Recent evidence suggests that interstitial ATP in contracting muscle contributes to the exercise pressor reflex by activating P2X receptors, which in turn stimulate and sensitize thin fiber muscle afferents (23, 26). In vivo data obtained in humans suggest that interstitial ATP concentrations increase in proportion to the exercise intensity (20) and that skeletal muscle contains ATP-sensitive P2X1 receptors in the muscle sarcolemma (31). Data obtained in animal models suggest that interstitial ATP also stimulates local NE release (25) and NE uptake (17), but the role of interstitial ATP in the central regulation of sympathetic nervous activity and local modulation of NE has not been examined in humans.

Accordingly, the aims of the present study were 1) to determine if intraluminal ATP can contribute to the increase in interstitial ATP and thereby act directly via smooth muscle P2 receptors and 2) to gain insight into the mechanisms by which intraluminal ATP and exercise modulates sympathetic nerve activation. To accomplish these aims we determined interstitial ATP and NE concentrations during arterial ATP infusion and one-leg knee-extensor exercise in healthy young men. We hypothesized that muscle interstitial ATP concentration does not increase during physiological intraluminal ATP infusion and that the sympatholytic effect of arterially infused ATP or exercise does not involve modulation of muscle interstitial NE levels.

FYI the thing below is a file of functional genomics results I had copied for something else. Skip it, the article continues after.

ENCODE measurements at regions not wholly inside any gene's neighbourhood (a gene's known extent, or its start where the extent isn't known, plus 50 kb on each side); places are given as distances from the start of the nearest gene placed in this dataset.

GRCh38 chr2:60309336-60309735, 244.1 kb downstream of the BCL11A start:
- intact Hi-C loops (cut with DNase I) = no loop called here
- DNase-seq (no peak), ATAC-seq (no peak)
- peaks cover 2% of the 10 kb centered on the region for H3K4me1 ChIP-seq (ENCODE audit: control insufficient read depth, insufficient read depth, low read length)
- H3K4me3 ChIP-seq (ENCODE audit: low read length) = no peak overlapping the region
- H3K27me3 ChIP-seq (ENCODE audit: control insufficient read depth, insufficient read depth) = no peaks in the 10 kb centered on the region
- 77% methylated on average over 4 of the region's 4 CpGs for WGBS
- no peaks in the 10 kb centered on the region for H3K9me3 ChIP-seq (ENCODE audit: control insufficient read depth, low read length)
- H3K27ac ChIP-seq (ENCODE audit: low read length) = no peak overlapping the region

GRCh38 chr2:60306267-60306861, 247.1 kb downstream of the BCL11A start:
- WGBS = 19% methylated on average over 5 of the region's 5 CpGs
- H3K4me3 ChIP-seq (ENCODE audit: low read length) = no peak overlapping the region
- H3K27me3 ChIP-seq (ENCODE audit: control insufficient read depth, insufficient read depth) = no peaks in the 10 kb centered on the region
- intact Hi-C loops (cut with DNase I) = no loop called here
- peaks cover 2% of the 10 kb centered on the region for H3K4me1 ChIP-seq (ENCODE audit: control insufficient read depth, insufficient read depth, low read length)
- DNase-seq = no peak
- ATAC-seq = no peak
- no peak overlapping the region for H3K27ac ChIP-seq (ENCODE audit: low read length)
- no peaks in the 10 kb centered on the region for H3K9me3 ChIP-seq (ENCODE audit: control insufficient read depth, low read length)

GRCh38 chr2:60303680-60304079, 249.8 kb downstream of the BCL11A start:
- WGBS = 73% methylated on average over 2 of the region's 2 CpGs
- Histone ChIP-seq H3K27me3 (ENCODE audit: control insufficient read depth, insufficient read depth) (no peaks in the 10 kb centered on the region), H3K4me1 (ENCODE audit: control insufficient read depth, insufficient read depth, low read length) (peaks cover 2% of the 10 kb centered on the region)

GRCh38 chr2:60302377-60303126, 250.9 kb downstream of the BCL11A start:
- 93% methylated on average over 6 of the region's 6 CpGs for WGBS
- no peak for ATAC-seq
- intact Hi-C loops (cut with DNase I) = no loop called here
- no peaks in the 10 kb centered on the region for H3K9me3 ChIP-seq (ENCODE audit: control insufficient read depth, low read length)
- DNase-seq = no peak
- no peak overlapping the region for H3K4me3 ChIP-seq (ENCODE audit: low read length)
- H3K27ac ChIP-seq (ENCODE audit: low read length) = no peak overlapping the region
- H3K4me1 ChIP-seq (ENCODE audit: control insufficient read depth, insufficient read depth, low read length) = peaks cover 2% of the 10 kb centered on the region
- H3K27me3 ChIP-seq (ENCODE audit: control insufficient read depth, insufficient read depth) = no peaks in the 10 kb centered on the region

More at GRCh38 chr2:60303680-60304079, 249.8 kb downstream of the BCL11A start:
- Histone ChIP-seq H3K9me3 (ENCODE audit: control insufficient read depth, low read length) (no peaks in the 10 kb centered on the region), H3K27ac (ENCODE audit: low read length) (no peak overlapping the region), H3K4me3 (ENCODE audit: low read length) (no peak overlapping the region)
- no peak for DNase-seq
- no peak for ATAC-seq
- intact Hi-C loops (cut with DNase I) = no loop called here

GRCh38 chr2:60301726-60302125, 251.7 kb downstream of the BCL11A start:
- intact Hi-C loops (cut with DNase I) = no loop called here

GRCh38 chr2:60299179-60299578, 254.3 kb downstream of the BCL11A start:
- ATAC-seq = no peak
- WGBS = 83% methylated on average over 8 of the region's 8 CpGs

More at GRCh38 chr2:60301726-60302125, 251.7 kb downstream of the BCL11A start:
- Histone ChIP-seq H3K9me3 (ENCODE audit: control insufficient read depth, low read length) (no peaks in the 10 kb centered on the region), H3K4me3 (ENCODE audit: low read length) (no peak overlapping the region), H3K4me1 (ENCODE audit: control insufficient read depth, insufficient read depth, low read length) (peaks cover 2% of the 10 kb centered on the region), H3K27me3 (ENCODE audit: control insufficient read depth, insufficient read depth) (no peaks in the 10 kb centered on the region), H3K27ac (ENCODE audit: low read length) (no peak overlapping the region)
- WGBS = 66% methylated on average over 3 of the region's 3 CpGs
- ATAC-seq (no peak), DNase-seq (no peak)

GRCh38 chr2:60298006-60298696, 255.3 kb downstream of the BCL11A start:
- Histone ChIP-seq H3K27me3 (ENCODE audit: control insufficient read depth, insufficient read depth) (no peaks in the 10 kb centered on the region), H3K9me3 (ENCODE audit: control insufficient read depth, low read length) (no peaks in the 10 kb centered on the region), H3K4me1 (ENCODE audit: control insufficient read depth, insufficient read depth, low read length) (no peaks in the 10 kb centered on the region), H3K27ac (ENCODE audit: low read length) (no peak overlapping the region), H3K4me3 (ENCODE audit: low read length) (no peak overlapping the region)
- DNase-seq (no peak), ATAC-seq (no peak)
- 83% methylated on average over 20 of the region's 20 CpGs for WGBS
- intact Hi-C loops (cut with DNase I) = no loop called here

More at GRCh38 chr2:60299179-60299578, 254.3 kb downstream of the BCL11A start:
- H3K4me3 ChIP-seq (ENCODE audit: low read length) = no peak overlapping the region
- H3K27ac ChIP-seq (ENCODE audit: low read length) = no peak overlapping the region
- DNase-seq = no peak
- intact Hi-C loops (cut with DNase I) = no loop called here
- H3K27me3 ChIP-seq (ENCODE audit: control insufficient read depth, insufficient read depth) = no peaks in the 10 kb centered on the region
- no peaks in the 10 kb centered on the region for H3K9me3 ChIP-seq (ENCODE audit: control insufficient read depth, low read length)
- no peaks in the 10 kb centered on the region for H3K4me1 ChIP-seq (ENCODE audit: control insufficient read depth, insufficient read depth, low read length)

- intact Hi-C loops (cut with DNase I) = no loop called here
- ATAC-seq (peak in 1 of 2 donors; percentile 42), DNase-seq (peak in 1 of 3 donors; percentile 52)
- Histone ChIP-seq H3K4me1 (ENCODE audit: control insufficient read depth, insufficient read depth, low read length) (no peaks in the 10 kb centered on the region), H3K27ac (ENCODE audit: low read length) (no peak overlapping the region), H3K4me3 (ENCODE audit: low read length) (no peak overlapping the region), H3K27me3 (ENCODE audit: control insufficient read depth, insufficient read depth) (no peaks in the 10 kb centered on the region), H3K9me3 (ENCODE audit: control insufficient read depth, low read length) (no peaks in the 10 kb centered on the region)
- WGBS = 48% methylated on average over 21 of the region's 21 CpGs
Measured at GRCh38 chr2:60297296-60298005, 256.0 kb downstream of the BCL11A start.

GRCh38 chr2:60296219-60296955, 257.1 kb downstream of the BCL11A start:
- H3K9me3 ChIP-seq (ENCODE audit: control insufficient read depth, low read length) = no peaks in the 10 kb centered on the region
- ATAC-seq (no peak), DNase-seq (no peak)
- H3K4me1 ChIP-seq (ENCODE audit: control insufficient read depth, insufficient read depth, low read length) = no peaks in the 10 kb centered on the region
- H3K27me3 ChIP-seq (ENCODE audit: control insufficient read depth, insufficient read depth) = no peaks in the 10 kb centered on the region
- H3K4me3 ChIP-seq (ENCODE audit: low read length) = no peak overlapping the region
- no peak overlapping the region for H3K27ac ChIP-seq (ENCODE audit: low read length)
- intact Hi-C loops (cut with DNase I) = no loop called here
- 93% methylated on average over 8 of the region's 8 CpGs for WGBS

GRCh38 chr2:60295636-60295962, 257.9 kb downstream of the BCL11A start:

METHODS

The subjects were informed of the risks and discomforts associated with the experiments before giving their informed, written consent to participate. The study was approved by the Ethics committee of Copenhagen and Frederiksberg (KF 01-013/96 and KF 11289201) and conducted in accordance with the guidelines of the Declaration of Helsinki.

Experimental protocol.